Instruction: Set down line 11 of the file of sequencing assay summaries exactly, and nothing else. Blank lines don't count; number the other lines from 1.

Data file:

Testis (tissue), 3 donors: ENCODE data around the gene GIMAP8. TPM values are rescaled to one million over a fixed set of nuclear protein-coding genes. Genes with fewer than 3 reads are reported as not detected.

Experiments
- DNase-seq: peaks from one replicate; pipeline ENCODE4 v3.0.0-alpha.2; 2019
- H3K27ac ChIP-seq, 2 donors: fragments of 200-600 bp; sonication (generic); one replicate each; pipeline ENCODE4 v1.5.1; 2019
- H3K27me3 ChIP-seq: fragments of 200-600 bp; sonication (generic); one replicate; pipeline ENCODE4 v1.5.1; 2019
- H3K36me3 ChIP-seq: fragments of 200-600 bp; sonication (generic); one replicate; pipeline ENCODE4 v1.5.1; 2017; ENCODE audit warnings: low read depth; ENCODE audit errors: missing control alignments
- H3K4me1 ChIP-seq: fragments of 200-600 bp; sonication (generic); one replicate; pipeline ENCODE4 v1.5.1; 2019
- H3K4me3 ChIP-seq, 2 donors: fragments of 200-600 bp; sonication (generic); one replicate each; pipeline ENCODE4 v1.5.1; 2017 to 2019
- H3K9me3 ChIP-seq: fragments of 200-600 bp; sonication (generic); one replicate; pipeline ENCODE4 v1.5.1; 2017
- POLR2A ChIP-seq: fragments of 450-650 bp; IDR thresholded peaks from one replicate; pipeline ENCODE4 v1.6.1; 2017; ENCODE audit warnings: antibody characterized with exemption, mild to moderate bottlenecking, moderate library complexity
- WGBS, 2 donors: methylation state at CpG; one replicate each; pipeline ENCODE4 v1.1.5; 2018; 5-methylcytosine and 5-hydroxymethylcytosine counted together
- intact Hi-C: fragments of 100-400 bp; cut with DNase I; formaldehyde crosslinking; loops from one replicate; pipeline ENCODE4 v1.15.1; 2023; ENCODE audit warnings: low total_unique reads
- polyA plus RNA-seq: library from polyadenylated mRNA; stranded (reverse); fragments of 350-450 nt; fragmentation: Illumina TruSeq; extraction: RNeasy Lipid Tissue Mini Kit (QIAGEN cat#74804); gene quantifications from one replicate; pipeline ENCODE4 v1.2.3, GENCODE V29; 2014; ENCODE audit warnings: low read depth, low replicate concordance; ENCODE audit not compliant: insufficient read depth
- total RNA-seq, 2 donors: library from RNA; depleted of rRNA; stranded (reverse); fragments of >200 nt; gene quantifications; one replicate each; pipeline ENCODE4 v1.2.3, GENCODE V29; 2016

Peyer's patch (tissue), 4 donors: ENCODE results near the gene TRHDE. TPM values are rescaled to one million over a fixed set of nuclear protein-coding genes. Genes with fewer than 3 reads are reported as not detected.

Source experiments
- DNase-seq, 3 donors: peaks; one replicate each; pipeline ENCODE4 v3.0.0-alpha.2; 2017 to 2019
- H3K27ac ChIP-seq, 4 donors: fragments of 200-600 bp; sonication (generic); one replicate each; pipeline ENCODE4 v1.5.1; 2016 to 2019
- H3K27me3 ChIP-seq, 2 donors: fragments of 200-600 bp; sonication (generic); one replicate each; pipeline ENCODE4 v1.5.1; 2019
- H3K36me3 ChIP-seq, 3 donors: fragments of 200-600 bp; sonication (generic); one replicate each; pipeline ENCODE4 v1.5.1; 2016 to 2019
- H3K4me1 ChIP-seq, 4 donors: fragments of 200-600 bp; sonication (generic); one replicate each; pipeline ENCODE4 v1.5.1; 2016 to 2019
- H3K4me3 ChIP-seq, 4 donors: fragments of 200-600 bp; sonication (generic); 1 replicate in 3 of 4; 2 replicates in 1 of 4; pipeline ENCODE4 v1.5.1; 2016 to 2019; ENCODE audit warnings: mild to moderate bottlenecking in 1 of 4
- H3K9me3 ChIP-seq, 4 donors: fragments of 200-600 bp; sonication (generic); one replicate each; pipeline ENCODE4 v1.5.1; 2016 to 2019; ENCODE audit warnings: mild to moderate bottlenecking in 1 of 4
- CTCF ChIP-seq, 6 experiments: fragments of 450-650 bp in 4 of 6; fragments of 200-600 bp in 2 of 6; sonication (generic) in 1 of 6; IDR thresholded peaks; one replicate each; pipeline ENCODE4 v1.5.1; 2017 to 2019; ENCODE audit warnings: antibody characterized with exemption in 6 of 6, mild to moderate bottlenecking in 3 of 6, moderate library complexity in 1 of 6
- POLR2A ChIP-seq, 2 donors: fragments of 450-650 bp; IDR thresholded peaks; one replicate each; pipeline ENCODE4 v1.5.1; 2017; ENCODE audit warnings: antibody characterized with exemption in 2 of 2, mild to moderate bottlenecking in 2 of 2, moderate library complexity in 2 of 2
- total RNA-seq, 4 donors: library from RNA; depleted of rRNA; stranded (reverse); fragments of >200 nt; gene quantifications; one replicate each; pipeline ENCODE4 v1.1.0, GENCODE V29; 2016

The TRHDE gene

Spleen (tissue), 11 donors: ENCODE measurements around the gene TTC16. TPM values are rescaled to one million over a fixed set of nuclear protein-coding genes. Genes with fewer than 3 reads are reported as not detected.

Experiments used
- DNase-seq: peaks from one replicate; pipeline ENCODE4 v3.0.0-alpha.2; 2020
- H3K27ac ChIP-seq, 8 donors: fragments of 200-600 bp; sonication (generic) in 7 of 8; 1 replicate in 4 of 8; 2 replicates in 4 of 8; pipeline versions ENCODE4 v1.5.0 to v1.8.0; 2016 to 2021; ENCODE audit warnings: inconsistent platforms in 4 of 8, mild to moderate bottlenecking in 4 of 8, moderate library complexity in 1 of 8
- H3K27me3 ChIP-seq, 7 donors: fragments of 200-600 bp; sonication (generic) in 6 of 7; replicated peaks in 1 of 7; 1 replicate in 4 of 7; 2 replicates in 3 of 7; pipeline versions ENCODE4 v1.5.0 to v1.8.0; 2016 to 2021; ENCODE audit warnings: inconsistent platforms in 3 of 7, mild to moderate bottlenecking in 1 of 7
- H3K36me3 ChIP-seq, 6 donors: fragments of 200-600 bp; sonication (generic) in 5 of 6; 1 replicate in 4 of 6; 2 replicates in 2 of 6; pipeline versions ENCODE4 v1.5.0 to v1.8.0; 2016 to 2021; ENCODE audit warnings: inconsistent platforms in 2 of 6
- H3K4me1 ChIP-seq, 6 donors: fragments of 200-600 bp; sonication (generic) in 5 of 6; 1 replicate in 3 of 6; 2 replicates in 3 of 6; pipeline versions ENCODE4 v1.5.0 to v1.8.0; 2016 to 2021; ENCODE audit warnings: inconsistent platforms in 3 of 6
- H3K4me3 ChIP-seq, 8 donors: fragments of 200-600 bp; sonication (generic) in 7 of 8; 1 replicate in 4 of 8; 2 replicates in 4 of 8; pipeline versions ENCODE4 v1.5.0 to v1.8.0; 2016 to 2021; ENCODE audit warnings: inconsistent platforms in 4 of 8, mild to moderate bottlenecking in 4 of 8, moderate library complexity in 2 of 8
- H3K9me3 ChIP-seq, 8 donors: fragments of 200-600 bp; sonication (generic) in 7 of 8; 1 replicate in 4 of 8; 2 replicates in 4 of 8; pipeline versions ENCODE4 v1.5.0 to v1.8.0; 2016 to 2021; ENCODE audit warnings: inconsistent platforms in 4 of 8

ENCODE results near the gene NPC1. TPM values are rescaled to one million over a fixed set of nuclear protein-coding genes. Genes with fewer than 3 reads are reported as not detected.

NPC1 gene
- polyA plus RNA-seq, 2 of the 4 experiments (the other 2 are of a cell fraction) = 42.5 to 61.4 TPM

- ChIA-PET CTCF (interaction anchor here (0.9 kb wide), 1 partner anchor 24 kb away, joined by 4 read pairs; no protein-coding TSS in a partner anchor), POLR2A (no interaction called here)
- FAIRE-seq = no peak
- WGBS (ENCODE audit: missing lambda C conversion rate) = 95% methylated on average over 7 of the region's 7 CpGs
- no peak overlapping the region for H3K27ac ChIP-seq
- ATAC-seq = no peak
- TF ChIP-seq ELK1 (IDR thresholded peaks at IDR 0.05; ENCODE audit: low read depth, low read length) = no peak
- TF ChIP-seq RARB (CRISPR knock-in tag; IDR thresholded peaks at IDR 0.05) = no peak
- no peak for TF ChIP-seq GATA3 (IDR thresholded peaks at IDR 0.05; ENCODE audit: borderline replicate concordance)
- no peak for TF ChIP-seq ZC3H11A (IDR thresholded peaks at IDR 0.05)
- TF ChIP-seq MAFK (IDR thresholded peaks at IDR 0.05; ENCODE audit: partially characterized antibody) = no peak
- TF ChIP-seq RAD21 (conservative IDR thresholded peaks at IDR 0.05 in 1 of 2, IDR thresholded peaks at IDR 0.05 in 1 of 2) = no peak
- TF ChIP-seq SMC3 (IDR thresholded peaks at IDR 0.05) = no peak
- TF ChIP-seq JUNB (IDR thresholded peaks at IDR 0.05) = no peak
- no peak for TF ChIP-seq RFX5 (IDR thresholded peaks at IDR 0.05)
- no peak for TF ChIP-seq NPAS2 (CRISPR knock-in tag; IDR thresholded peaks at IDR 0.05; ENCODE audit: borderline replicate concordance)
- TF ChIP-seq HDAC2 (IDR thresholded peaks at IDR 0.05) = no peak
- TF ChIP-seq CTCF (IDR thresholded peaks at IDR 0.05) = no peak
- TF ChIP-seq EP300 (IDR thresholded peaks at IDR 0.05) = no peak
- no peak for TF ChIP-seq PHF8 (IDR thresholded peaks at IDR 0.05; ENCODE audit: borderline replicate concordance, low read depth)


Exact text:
- WGBS, 2 donors: methylation state at CpG; one replicate each; pipeline ENCODE4 v1.1.5; 2018; 5-methylcytosine and 5-hydroxymethylcytosine counted together